ADHD and children’s parties

I remember when my son was very young (primary school) and he had a lovely circle of energetic pals. He wanted to do everything and be everywhere.  His friends were mostly the same, to a greater or lesser degree, and we spent happy evenings at cubs, swimming, football practice, all the usual!

Being a December-born child, his birthday party had to be an indoor affair.  When he was the ripe old age of 4, I realised that this might be the last time that I could accommodate the rough and tumble of a predominantly boys’ party in my house.  They needed space and it showed – all the children were lively, it’s exciting to be at a party and let off some happiness.

But one of my son’s little friends (we’ll call him Joe) stood out above the others.  He was a little dynamo, far more active and chatty than all the others, and often caused minor scuffles as he ricocheted around our small house on a couple of wintry birthday parties.  We played party games such as musical chairs and some dancing.  Then to calm things down we used to do creative activities like biscuit icing (if you’ve never done that, where have you been??) and play sleeping lions, musical statutes and pass the parcel.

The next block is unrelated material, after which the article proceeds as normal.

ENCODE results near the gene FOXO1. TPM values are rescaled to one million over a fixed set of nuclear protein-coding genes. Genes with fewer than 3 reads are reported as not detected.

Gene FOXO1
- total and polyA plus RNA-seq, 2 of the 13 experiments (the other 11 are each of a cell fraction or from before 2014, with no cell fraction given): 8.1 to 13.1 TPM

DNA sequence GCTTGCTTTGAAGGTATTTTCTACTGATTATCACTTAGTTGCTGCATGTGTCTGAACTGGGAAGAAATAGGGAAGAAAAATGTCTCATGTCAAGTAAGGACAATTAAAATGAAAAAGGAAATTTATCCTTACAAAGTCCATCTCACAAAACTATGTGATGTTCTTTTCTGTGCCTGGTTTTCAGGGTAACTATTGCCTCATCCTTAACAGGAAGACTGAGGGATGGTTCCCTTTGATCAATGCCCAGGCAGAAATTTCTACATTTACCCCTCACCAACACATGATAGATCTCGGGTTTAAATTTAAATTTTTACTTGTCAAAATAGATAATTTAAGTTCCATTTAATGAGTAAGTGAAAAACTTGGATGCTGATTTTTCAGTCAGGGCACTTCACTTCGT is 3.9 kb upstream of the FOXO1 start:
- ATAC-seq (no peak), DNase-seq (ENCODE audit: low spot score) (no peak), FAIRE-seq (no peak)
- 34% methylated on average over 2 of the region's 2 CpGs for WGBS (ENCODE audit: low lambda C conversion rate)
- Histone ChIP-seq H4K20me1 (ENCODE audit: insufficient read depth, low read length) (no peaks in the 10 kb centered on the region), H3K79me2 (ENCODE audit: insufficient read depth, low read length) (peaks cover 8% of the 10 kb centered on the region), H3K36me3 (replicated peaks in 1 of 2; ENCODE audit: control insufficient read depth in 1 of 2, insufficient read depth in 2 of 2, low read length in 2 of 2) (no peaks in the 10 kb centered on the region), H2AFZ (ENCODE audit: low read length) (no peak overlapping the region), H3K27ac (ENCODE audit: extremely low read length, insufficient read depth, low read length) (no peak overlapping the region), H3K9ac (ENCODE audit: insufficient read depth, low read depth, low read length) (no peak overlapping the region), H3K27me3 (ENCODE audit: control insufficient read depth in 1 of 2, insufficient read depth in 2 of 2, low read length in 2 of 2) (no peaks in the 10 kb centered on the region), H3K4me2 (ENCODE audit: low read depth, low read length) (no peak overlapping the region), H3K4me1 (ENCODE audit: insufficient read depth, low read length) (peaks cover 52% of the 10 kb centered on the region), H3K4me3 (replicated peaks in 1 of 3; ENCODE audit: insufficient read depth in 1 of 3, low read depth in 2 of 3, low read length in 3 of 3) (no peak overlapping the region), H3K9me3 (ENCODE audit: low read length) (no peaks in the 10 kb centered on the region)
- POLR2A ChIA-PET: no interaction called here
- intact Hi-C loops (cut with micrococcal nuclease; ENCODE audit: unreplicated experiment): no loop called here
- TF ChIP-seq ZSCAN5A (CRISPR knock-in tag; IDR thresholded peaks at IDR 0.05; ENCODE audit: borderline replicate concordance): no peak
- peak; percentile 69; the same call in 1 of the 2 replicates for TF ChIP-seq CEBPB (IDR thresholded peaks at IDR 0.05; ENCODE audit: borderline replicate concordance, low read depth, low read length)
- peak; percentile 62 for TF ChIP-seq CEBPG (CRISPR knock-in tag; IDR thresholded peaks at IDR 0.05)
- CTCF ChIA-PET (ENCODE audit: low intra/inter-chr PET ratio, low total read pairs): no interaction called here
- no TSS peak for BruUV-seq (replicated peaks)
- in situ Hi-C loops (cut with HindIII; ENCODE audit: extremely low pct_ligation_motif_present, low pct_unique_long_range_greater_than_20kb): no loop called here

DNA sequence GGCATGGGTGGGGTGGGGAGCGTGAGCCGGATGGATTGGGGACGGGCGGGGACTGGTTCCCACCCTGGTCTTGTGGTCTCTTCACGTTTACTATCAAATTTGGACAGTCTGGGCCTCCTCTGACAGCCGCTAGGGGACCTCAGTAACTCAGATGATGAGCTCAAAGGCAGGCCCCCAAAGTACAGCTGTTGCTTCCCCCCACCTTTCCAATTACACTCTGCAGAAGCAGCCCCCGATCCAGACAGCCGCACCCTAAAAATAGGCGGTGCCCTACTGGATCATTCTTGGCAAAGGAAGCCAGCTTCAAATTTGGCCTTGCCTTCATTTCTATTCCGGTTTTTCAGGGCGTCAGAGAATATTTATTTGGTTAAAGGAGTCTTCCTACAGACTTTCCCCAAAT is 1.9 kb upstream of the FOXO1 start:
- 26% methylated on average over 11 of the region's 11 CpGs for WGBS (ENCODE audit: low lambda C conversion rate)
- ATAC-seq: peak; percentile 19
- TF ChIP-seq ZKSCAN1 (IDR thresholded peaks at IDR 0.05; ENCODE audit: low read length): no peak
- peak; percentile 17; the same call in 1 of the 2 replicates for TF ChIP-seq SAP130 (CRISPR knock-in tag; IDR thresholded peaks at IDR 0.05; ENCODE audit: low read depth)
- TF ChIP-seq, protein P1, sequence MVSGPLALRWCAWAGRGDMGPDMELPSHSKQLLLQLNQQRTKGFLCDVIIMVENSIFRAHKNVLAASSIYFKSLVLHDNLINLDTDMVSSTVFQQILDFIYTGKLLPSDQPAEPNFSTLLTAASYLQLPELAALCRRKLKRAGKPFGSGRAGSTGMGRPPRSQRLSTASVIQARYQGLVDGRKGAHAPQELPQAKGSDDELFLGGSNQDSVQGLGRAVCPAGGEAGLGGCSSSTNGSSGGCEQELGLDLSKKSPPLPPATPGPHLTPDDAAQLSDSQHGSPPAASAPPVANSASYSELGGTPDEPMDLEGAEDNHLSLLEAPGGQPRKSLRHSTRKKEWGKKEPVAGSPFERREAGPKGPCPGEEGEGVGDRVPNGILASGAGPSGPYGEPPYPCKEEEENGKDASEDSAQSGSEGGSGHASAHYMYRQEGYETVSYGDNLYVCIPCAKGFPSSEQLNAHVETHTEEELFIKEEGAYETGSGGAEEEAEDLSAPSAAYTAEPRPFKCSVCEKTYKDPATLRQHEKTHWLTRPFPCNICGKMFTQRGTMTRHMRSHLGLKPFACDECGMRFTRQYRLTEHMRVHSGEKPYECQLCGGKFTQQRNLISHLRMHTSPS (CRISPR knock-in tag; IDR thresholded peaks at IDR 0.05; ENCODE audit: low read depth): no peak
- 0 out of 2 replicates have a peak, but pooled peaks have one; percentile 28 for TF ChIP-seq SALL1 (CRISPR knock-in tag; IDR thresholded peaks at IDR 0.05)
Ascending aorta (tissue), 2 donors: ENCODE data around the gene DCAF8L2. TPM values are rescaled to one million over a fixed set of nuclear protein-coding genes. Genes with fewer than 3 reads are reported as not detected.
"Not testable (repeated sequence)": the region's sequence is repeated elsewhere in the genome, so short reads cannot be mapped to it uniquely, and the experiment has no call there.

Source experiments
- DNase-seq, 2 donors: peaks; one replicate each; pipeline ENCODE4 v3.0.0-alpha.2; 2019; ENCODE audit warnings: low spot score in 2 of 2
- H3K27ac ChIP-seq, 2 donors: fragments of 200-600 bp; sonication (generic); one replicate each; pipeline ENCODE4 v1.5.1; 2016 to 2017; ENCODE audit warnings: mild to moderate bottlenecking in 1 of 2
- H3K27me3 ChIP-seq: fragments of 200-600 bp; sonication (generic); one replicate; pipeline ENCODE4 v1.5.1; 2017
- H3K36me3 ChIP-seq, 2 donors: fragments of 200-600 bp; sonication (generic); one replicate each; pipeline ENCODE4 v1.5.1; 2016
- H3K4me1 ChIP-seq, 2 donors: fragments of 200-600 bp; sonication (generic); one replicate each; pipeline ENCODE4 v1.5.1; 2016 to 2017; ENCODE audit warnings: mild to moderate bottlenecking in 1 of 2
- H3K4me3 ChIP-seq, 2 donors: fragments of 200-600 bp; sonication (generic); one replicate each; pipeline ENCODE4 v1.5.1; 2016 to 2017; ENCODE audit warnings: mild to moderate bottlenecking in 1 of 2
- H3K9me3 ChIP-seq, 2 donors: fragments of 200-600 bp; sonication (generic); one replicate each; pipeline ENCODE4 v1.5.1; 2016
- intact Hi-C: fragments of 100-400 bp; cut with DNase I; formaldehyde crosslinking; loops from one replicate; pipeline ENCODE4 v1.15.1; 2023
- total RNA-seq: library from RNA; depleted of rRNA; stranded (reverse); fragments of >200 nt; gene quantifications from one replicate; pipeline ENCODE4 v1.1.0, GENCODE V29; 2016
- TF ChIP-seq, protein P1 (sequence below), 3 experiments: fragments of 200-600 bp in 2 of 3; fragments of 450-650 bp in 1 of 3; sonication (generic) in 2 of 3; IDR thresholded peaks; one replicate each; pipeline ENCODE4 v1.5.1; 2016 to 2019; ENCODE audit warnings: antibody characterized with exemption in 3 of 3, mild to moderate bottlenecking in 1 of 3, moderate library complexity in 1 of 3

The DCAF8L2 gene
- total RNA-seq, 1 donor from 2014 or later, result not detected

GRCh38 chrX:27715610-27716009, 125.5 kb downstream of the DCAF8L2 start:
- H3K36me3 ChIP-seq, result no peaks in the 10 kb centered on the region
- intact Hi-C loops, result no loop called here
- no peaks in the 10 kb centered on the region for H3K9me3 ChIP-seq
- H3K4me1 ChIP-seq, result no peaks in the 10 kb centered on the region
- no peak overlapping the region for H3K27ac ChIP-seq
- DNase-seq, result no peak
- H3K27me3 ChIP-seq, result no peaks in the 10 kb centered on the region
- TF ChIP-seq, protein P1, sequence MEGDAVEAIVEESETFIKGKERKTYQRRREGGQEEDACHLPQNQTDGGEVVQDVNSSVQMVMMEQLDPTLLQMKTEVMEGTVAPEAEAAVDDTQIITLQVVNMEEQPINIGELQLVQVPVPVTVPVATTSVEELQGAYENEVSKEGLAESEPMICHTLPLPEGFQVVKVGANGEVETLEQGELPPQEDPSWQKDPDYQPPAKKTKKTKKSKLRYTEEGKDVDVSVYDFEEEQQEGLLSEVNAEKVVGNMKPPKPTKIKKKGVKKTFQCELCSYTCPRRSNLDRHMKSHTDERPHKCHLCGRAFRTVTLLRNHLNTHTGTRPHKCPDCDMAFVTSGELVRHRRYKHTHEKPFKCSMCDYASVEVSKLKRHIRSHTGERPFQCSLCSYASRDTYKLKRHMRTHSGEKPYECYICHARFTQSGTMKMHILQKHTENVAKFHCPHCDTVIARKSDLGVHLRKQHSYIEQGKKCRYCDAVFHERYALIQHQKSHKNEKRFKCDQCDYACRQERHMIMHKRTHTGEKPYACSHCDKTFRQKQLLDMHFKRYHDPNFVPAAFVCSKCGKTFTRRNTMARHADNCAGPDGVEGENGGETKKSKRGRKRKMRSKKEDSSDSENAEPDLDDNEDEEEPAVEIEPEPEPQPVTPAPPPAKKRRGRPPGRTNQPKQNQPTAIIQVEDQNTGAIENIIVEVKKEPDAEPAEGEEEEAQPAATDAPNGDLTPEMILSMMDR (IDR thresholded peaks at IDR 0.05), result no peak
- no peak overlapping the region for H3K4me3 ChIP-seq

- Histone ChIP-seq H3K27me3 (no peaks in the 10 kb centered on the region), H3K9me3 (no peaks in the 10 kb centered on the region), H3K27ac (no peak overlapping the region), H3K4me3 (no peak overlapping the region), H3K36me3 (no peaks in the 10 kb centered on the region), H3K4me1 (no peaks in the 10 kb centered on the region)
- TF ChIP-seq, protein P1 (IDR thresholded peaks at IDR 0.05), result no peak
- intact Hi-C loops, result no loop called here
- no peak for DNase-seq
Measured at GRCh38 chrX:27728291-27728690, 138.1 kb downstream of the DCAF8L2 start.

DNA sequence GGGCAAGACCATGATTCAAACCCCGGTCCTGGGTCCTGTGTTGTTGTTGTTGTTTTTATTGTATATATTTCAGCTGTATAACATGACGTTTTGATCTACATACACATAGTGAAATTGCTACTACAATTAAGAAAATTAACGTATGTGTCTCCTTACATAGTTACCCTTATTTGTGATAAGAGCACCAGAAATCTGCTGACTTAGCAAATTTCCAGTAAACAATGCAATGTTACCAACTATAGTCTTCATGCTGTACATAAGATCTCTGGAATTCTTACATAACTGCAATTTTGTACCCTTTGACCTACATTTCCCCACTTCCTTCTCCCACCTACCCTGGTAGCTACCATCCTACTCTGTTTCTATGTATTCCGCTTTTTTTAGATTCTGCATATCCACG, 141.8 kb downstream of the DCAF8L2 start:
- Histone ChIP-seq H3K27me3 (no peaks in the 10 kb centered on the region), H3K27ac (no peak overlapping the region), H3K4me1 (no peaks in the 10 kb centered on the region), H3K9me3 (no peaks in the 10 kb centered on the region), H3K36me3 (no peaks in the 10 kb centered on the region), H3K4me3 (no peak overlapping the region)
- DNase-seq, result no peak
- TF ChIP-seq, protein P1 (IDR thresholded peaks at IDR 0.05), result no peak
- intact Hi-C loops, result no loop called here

But Joe was only able to enjoy those games which kept him busy busy busy.  Sleeping lions was an impossibility, and pass the parcel just exacerbated his lively impatience and his inability to sit still.  He would rip open the paper, taking several layers at once, and be on the receiving end of everyone’s upset.

And the party food and cake just made it worse.  Poor Joe, he often would get left out of the invitation list because he was just too much to handle.  His attendance at all our parties was a given though, and so when I switched to activity parties – trampolining, football, swimming etc he absolutely was in his element.

My top tips for your ADHD indoor party guests:

  • Ensure there are ways for the child to exert some energy

  • Create tasks for them to do to ensure they feel included and are kept busy

  • Keep them away from sugary drinks and food until you can cope with the outcome (from all of the children!)

  • Enlist the help of other parents

  • Say what you want the child to do and keep repeating (rather than using “don’t do that” and “why are you doing that”)

  • Praise when the child is doing what they should be doing

  • Stick to maximum 2 or 2½ hours (everyone wilts after that)

  • Enjoy a nice glass of wine afterwards

What are your top tips?